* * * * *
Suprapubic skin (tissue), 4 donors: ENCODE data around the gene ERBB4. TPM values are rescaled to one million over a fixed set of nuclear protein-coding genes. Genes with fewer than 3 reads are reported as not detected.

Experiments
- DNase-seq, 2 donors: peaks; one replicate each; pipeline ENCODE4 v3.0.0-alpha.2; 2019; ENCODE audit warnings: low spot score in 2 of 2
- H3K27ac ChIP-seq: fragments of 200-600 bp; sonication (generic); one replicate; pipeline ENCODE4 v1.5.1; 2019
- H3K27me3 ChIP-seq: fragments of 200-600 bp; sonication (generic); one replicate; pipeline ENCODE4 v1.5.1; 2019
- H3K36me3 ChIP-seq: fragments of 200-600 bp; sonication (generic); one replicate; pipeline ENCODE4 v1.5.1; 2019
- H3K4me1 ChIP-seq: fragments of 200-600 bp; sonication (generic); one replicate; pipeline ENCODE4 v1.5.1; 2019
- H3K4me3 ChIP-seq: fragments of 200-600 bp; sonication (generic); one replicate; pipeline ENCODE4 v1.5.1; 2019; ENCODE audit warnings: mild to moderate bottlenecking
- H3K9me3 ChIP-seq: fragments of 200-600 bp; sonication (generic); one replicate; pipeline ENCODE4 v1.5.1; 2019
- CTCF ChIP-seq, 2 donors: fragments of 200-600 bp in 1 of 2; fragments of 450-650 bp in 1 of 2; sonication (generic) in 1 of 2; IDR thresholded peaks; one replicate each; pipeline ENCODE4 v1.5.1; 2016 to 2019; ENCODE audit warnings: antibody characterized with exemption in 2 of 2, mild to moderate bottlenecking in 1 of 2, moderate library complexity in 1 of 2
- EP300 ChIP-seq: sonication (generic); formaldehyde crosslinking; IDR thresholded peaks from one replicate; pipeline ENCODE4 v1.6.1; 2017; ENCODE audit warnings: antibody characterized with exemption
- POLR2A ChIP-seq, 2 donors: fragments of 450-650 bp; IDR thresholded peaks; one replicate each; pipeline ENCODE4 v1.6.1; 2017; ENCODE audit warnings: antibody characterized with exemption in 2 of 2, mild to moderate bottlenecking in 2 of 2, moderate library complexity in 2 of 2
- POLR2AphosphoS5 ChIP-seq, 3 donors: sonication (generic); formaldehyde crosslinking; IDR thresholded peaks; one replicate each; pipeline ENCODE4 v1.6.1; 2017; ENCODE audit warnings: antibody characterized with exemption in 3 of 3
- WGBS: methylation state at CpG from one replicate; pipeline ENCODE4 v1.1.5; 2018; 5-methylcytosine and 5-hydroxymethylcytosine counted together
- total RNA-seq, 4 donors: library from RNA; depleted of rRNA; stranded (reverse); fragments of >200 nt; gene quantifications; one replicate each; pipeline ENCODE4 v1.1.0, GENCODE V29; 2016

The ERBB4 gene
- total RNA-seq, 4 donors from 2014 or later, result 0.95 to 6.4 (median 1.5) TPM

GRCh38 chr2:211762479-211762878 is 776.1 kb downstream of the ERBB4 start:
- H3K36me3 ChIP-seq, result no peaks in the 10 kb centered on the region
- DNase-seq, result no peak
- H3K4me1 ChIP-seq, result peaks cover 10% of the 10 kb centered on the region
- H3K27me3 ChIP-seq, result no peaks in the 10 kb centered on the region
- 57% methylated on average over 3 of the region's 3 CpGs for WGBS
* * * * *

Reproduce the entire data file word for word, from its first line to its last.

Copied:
Suprapubic skin (tissue), 4 donors: ENCODE data around the gene ERBB4. TPM values are rescaled to one million over a fixed set of nuclear protein-coding genes. Genes with fewer than 3 reads are reported as not detected.

Experiments
- DNase-seq, 2 donors: peaks; one replicate each; pipeline ENCODE4 v3.0.0-alpha.2; 2019; ENCODE audit warnings: low spot score in 2 of 2
- H3K27ac ChIP-seq: fragments of 200-600 bp; sonication (generic); one replicate; pipeline ENCODE4 v1.5.1; 2019
- H3K27me3 ChIP-seq: fragments of 200-600 bp; sonication (generic); one replicate; pipeline ENCODE4 v1.5.1; 2019
- H3K36me3 ChIP-seq: fragments of 200-600 bp; sonication (generic); one replicate; pipeline ENCODE4 v1.5.1; 2019
- H3K4me1 ChIP-seq: fragments of 200-600 bp; sonication (generic); one replicate; pipeline ENCODE4 v1.5.1; 2019
- H3K4me3 ChIP-seq: fragments of 200-600 bp; sonication (generic); one replicate; pipeline ENCODE4 v1.5.1; 2019; ENCODE audit warnings: mild to moderate bottlenecking
- H3K9me3 ChIP-seq: fragments of 200-600 bp; sonication (generic); one replicate; pipeline ENCODE4 v1.5.1; 2019
- CTCF ChIP-seq, 2 donors: fragments of 200-600 bp in 1 of 2; fragments of 450-650 bp in 1 of 2; sonication (generic) in 1 of 2; IDR thresholded peaks; one replicate each; pipeline ENCODE4 v1.5.1; 2016 to 2019; ENCODE audit warnings: antibody characterized with exemption in 2 of 2, mild to moderate bottlenecking in 1 of 2, moderate library complexity in 1 of 2
- EP300 ChIP-seq: sonication (generic); formaldehyde crosslinking; IDR thresholded peaks from one replicate; pipeline ENCODE4 v1.6.1; 2017; ENCODE audit warnings: antibody characterized with exemption
- POLR2A ChIP-seq, 2 donors: fragments of 450-650 bp; IDR thresholded peaks; one replicate each; pipeline ENCODE4 v1.6.1; 2017; ENCODE audit warnings: antibody characterized with exemption in 2 of 2, mild to moderate bottlenecking in 2 of 2, moderate library complexity in 2 of 2
- POLR2AphosphoS5 ChIP-seq, 3 donors: sonication (generic); formaldehyde crosslinking; IDR thresholded peaks; one replicate each; pipeline ENCODE4 v1.6.1; 2017; ENCODE audit warnings: antibody characterized with exemption in 3 of 3
- WGBS: methylation state at CpG from one replicate; pipeline ENCODE4 v1.1.5; 2018; 5-methylcytosine and 5-hydroxymethylcytosine counted together
- total RNA-seq, 4 donors: library from RNA; depleted of rRNA; stranded (reverse); fragments of >200 nt; gene quantifications; one replicate each; pipeline ENCODE4 v1.1.0, GENCODE V29; 2016

The ERBB4 gene
- total RNA-seq, 4 donors from 2014 or later, result 0.95 to 6.4 (median 1.5) TPM

GRCh38 chr2:211762479-211762878 is 776.1 kb downstream of the ERBB4 start:
- H3K36me3 ChIP-seq, result no peaks in the 10 kb centered on the region
- DNase-seq, result no peak
- H3K4me1 ChIP-seq, result peaks cover 10% of the 10 kb centered on the region
- H3K27me3 ChIP-seq, result no peaks in the 10 kb centered on the region
- 57% methylated on average over 3 of the region's 3 CpGs for WGBS